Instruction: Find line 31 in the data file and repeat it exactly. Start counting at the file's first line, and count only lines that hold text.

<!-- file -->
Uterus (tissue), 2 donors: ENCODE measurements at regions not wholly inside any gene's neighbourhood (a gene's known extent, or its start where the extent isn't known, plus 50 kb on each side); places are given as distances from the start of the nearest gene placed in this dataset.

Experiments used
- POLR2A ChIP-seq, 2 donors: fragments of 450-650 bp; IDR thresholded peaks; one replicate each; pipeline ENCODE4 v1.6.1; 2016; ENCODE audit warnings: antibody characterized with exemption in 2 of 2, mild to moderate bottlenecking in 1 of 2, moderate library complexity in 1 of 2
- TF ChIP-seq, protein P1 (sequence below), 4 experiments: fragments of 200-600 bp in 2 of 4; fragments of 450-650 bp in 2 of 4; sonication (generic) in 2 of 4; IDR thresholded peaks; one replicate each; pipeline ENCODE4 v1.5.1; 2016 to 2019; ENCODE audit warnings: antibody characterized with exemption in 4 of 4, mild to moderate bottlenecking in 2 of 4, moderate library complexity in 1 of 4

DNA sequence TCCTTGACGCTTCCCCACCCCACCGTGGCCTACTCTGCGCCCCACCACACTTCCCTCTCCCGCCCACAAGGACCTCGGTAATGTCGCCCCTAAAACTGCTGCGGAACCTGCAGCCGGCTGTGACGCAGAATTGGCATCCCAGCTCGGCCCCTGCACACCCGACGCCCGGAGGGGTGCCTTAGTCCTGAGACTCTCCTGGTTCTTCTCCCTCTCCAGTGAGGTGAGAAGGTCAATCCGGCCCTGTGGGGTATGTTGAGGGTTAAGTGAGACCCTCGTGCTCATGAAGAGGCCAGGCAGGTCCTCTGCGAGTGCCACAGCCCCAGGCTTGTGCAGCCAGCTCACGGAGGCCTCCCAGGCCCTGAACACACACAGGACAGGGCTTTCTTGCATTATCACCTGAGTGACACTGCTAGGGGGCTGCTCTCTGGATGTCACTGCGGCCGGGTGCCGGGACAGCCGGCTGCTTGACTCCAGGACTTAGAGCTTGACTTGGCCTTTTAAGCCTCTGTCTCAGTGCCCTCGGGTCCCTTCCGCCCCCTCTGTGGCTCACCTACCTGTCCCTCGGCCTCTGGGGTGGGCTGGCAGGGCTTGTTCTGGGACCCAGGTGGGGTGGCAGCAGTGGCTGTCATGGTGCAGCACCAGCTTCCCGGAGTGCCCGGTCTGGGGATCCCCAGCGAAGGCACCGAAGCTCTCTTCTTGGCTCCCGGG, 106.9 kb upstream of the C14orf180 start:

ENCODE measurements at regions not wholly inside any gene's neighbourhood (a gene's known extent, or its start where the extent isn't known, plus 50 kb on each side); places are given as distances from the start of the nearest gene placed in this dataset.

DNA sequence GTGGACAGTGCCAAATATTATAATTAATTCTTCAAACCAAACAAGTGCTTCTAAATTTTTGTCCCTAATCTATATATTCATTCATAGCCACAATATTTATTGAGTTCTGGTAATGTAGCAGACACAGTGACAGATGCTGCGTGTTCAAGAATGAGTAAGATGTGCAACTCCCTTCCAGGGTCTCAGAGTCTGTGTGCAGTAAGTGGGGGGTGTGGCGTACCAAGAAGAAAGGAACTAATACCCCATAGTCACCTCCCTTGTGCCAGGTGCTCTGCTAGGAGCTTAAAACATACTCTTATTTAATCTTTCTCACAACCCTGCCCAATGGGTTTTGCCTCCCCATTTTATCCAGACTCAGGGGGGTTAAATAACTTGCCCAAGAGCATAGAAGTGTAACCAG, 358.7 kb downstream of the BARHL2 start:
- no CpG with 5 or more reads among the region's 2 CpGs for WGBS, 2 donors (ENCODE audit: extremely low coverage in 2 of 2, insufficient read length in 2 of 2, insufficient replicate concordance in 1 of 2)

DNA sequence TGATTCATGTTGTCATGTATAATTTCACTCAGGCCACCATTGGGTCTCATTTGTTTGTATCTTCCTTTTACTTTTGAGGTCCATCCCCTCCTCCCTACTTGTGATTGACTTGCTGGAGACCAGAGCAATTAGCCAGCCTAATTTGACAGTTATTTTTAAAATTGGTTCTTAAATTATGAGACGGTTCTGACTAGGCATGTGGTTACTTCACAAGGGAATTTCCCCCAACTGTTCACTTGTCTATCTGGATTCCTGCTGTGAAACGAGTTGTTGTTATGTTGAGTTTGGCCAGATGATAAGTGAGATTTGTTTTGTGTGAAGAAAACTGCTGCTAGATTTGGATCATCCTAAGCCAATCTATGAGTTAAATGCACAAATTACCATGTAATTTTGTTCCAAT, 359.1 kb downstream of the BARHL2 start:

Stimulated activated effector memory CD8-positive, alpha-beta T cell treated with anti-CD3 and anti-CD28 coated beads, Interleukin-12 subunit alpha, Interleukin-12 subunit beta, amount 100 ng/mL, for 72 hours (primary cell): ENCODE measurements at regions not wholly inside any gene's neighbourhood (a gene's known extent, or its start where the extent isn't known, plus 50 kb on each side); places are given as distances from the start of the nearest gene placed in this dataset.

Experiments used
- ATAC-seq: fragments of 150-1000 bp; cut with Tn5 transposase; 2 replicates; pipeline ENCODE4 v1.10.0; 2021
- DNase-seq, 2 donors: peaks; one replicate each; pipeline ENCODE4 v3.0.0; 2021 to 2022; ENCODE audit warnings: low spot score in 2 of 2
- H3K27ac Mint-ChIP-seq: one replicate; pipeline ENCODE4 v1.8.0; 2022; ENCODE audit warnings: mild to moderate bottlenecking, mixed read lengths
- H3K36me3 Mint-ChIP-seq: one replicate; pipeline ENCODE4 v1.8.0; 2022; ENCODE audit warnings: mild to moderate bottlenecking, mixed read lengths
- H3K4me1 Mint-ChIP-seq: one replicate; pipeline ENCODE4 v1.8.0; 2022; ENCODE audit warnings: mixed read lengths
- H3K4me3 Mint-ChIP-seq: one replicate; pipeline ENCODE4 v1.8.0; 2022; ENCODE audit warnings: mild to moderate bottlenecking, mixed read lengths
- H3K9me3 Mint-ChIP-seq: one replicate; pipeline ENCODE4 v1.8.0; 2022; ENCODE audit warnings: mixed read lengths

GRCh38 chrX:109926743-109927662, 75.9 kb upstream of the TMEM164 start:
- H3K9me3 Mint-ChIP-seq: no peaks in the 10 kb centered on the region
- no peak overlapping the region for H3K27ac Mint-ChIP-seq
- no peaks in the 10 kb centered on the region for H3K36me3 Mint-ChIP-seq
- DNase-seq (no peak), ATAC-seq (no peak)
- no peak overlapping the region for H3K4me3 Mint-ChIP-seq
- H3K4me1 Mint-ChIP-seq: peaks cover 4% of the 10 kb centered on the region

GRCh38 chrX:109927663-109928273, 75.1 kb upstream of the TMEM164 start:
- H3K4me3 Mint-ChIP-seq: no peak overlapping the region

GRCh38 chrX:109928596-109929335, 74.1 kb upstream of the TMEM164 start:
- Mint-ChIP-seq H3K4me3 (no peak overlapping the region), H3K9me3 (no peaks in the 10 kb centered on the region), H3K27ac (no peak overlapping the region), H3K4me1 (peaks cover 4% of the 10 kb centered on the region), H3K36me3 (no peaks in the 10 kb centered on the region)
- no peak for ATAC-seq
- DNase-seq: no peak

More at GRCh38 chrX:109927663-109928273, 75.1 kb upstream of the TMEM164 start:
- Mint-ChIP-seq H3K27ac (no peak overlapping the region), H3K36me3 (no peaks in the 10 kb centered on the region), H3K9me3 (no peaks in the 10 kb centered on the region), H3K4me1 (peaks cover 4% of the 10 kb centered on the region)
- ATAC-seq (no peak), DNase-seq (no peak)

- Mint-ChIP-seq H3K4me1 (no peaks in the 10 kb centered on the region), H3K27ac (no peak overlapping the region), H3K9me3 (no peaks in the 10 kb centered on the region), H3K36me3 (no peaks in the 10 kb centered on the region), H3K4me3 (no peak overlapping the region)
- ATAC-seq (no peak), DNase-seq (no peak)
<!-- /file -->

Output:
- DNase-seq: no peak